If you feel that should have come with a spoiler alert, fear not, as that isn’t the post’s conclusion, which is appealingly uplifting.
From the individual to the global. Some like to contend that politics and sport should not mix. Not Peter Miller, who supplied one of the grandest sweeps of the year, in Cricket as Class Warfare. As someone who has strong views on batting order, I particularly relished this passage:
As each batsman falls he is replaced with someone of lesser ability. Just as once great kings and emperors are replaced by their idiot off spring, so the steady opener is replaced by the flashy middle order players. Once the middle order is disposed of, the tail enders arrive. Just as we had Nero, a descendent of the great Caesers, fiddling while Rome burned, so we have lower order clinging on to power that was obtained by others.
This selection doesn’t feature any match reports, series previews or dissections. That reflects my personal view that professional writers, attending matches, travelling with the team, cater for those genres very well. Bloggers do, of course, attend matches. Danee on King Cricket supplied the match report of the year for West Indies v New Zealand T20 in cricket-friendly Florida.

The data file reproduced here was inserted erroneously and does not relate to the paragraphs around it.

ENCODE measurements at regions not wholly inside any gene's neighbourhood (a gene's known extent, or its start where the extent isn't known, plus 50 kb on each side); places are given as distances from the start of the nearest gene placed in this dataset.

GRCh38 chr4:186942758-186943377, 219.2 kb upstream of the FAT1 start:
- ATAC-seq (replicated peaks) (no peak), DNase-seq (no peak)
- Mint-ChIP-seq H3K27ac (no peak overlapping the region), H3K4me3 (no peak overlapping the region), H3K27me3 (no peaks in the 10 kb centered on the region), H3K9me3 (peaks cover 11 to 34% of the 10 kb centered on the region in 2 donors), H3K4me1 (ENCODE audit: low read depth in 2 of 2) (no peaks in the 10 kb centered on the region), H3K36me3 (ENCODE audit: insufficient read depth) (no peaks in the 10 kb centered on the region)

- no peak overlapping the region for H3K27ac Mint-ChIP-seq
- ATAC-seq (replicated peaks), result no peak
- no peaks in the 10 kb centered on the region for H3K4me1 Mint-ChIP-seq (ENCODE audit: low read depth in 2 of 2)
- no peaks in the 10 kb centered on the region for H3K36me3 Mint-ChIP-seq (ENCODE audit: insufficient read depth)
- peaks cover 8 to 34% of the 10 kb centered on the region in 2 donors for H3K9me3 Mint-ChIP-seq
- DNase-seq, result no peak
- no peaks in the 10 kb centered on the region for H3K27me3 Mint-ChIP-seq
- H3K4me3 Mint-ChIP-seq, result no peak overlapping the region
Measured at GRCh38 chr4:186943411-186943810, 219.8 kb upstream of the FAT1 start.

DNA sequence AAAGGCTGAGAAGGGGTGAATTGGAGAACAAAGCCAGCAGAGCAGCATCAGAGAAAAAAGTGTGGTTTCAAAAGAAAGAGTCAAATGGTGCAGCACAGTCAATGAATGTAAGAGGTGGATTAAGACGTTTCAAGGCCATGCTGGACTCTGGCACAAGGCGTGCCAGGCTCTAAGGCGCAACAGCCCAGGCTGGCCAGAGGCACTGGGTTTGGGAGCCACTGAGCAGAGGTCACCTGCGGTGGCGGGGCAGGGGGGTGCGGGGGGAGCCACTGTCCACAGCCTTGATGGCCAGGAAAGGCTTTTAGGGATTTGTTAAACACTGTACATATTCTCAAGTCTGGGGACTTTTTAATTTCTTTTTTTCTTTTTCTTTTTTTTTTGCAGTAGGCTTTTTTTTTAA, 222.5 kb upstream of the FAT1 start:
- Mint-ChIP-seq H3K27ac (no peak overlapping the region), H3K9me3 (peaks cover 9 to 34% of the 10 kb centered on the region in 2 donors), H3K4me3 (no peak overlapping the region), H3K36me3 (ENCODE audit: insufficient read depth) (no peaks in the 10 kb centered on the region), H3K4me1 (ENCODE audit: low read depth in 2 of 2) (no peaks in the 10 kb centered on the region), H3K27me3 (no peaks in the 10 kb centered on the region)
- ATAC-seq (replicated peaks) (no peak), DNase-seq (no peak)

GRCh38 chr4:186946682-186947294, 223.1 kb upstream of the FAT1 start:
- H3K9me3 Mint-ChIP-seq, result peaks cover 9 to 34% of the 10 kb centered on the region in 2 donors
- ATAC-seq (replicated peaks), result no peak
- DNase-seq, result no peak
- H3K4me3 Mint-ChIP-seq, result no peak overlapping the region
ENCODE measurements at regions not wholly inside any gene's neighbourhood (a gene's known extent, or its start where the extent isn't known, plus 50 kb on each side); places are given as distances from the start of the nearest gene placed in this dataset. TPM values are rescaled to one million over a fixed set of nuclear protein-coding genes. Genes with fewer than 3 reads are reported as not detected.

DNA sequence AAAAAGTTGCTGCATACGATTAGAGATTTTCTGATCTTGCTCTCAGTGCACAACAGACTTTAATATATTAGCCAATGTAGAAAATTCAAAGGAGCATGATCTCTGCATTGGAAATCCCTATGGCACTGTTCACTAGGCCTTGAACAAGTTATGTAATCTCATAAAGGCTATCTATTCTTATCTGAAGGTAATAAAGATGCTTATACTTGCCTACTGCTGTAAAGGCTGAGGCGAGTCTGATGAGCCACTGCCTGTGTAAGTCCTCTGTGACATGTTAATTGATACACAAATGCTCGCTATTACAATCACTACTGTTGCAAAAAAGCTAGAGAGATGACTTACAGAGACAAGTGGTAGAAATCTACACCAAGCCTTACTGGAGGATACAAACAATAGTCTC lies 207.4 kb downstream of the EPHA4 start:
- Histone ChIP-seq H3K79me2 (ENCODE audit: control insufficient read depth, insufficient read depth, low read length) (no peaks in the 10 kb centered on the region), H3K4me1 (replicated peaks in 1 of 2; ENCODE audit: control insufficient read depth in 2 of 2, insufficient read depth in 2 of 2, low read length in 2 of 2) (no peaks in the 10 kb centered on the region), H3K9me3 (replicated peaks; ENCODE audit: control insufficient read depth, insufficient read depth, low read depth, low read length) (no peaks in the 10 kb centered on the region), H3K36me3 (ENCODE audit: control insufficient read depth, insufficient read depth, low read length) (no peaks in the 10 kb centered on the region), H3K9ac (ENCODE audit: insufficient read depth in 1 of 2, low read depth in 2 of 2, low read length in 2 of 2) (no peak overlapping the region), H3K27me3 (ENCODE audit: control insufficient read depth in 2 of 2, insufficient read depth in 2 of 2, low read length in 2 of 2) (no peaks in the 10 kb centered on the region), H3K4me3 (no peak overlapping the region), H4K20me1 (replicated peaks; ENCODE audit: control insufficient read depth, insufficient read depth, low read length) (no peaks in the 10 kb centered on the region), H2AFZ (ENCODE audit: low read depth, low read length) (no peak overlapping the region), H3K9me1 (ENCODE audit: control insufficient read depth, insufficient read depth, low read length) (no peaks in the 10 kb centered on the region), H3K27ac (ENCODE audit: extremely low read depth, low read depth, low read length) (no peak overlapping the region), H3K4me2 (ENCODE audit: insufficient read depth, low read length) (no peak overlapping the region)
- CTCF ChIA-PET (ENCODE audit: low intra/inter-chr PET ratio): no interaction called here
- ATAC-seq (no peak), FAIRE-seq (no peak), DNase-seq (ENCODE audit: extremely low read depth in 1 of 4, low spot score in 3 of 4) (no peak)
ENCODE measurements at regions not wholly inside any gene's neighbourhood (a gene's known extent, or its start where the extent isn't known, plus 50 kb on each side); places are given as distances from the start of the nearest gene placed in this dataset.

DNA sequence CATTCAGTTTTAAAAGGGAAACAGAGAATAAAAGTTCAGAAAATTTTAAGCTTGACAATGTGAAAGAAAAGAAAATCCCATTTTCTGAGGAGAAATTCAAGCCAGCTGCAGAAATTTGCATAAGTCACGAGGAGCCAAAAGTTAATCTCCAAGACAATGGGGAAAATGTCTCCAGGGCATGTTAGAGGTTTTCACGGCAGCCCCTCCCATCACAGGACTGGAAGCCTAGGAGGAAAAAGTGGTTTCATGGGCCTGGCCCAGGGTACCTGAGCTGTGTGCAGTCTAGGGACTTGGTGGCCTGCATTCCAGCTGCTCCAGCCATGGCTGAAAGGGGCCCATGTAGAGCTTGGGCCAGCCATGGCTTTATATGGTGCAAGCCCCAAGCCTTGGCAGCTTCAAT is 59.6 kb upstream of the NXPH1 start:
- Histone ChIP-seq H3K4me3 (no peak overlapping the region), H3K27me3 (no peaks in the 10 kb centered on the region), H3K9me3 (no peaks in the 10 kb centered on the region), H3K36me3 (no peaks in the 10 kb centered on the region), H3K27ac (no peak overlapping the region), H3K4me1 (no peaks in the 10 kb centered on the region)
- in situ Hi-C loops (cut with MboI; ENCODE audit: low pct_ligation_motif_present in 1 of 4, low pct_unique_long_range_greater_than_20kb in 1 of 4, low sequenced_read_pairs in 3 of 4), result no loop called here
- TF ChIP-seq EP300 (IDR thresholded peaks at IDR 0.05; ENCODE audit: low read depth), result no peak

We chose to stay in a budget hotel in Fort Lauderdale. It certainly attracted an interesting clientele; a heady mix of prostitutes (the lady in front of us when we were checking in was trying to rent a room by the hour) and drug dealers. It had almost no cockroaches in it.
At other times, bloggers have the liberty to be more direct than the paid writers. Chucking (alleged and actual) raises blood pressure. The Third Man responded to Saeed Ajmal’s success against England with a series of passionate, but hard-nosed, rationally argued articles. In the first, Ajmal throws England out for 192, he challenges the mainstream media for avoiding awkward truths
Over on Test Match Special, a man in bright yellow trousers was looking for buses, seagulls, and naked nuns rather than have to describe the action that was taking place in front of his nose down there on Planet Darts.